# Matrix solution to $X-AXA=K$

This came up in a practical problem involving a state change in a digital filter system.

Find $X$ given $A$ and $K$, where $A,X,K$ are all $n$ x $n$ square matrices:

$$X - A X A = K$$ I couldn't find a direct way to do this, eventually I realized that it's just $n^2$ linear equations in $n^2$ unknowns, and it can be solved as follows:

• Restate so $X$ and $K$ are column vectors $\vec x$ and $\vec k$, each with $n^2$ elements
• The term $A X A$ becomes $A_L A_R \vec x$, where $A_L, A_R$ are $n^2$ x $n^2$ matrices which perform the equivalent of multiplying by $A$ on the left and right in the original form
• Find $\vec x = \left(I-A_L A_R \right)^{-1} \vec k$ and reorder to get $X$

For $n=3$, for instance, if $$A = \begin{bmatrix} a & b & c \\ d & e & f \\ g & h & i \end{bmatrix}$$ then $$A_L = \begin{bmatrix} a & 0 & 0 & b & 0 & 0 & c & 0 & 0 \\ 0 & a & 0 & 0 & b & 0 & 0 & c & 0 \\ 0 & 0 & a & 0 & 0 & b & 0 & 0 & c \\ d & 0 & 0 & e & 0 & 0 & f & 0 & 0 \\ 0 & d & 0 & 0 & e & 0 & 0 & f & 0 \\ 0 & 0 & d & 0 & 0 & e & 0 & 0 & f \\ g & 0 & 0 & h & 0 & 0 & i & 0 & 0 \\ 0 & g & 0 & 0 & h & 0 & 0 & i & 0 \\ 0 & 0 & g & 0 & 0 & h & 0 & 0 & i \end{bmatrix}$$ and (in block form): $$A_R = \begin{bmatrix} A^T & 0 & 0 \\ 0 & A^T & 0 \\ 0 & 0 & A^T \end{bmatrix}$$

Question is: is there any easier way to solve this? I'm now thinking that the relationship between the $n^2$ variables is such that you can't solve it without this kind of rewriting, but I'd be happy to be proven wrong. Is there a name for the procedure of restating the problem as above? Or a name for the type of the original equation? Perhaps it would be more natural with tensor notation - I'm not that familiar with that area.

One other note: the original equation can be be rewritten as the following two forms:

$$X = A X A + K$$ and (assuming $A$ is not singular) $$X = A^{-1} \left( X - K \right) A^{-1}$$ ... and it seems to me that one of these (depending on the properties of $A$) may be usable as a iterator that will converge to the correct value of $X$. In some applications this may easier to work with than the full solution.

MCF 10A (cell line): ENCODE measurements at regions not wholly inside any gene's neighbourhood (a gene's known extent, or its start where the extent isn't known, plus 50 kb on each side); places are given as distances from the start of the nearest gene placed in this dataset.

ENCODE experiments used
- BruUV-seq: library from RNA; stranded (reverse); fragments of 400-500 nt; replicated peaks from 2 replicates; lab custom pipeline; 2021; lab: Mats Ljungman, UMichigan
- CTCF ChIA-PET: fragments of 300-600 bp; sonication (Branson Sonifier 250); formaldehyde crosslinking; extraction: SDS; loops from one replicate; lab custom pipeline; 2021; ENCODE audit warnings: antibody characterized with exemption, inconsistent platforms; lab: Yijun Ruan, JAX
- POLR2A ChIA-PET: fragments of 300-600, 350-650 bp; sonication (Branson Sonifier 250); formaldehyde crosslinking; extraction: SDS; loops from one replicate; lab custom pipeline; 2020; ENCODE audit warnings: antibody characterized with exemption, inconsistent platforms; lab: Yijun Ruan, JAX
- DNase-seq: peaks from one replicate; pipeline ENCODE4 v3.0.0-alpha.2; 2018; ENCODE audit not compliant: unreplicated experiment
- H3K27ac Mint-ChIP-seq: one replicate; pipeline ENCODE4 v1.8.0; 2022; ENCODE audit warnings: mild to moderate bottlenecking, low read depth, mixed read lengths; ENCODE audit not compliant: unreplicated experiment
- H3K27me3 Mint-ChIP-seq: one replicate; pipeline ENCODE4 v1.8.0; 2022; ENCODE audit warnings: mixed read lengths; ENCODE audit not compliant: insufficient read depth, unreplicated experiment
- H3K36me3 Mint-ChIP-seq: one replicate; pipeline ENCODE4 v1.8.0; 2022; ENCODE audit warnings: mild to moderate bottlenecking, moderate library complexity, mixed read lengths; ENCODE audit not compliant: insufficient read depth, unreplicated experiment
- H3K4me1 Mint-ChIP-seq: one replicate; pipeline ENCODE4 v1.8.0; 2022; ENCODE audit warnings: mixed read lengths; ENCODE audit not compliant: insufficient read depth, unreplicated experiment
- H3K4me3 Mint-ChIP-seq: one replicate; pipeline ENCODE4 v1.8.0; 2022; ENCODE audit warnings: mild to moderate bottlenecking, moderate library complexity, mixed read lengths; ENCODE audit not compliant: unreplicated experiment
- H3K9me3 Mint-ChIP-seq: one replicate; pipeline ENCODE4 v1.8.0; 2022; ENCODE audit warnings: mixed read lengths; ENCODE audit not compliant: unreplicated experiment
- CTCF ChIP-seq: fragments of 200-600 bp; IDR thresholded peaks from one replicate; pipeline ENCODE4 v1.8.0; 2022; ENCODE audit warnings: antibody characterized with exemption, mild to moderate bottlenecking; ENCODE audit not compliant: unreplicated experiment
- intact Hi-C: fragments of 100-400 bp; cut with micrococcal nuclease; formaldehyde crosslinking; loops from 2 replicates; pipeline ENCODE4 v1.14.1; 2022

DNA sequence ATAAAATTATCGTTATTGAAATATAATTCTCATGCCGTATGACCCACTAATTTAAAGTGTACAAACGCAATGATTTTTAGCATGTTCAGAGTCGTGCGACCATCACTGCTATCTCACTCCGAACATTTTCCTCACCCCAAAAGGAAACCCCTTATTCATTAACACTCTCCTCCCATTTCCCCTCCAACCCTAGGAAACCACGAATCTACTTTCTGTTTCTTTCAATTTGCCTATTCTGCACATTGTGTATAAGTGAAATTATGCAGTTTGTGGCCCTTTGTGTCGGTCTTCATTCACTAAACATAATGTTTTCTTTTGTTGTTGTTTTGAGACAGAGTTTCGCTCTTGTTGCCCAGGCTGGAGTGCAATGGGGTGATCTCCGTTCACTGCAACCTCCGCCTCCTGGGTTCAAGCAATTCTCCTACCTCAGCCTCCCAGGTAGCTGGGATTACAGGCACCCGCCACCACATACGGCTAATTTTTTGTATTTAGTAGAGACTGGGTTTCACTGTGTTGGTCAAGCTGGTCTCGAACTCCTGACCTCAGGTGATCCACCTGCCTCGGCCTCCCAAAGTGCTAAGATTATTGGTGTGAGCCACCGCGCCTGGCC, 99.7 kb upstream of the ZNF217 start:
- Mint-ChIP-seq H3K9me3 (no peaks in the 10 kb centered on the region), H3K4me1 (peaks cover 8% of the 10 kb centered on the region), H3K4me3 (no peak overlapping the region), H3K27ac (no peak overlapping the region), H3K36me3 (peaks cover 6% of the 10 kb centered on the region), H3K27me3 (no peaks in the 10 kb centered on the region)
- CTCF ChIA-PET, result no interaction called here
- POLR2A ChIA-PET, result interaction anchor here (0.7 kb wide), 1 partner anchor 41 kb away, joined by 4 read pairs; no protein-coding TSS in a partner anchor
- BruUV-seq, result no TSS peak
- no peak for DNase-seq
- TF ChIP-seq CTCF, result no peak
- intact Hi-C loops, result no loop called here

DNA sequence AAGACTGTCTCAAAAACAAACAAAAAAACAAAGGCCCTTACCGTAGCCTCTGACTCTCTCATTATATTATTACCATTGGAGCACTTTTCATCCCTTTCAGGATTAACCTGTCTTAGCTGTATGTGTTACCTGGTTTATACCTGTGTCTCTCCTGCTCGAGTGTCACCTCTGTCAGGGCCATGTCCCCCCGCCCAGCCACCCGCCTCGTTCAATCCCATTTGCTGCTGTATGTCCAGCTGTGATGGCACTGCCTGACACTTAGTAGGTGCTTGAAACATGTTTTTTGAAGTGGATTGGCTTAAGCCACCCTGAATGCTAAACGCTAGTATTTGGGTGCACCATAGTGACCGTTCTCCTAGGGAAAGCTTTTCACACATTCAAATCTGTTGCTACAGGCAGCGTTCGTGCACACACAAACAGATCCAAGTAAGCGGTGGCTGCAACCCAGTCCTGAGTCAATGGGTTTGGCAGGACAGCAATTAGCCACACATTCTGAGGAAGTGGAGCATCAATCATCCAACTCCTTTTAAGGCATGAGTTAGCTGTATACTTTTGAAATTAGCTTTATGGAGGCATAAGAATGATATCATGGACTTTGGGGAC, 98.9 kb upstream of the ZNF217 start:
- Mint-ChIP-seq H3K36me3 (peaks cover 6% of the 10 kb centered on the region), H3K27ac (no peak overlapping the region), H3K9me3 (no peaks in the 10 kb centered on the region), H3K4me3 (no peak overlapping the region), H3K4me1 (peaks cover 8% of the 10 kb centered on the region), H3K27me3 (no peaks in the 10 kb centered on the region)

You are basically correct, and yes there is a systematic way in solving these kind of equations. It is more like a systematic way of writing it down, than a different approach since it is really just solving a linear equation system (as you already noticed). The key things are

The key formula is (which is easily proved, and similar to what you found)

$\text{vec}(ABC) = (C^T \otimes A) \text{vec}(B)$.

This gives an elegant solution of your (and related) problems:

$X - AXA = K$

gives

$\text{vec}(X) - (A^T \otimes A) \text{vec}(X) = \text{vec}(K)$.

Which is easily solved for the elements of $X$ (represented by $\text{vec}(X)$)

$\text{vec}(X) = (I - A^T \otimes A)^{-1} \text{vec}(K)$.

This also tells you that a unique solution exists, if and only if $I - A^T \otimes A$ is invertible. In the wikipedia references, you may find interesting properties of the vectorization operator and the Kronecker product, which may or may not be helpful for you. For example, the eigenvalues and eigenvectors of it are very easily obtained.

EDIT: If one prefers row-wise vectorization, one can also do that. The key is to recognize that row-wise vectorization is just $\text{vec}(X^T)$. We can write your problem as

$X^T - A^TX^TA^T = K^T$

which after vectorization gives

$\text{vec}(X^T) - (A \otimes A^T) \text{vec}(X^T) = \text{vec}(K^T)$

or

$\text{vec}(X^T) = (I - A \otimes A^T)^{-1} \text{vec}(K^T)$.

You see, that with row-wise vectorization a very similar formula is obtained. Actually just the order of the arguments in the Kronecker product are exchanged.

• nice and clear! – Caran-d'Ache Jul 30 '14 at 3:55
• Thanks for the answer and the pointers. I see that the convention is to vectorize column-wise (Fortran order) whereas I did it row-wise ('C' order). Perhaps Fortran order makes more sense to me now... – greggo Jul 30 '14 at 5:22
• Actually, you can use the formalism also easily for row-wise vectorization. See my edit. – Andreas H. Jul 31 '14 at 0:47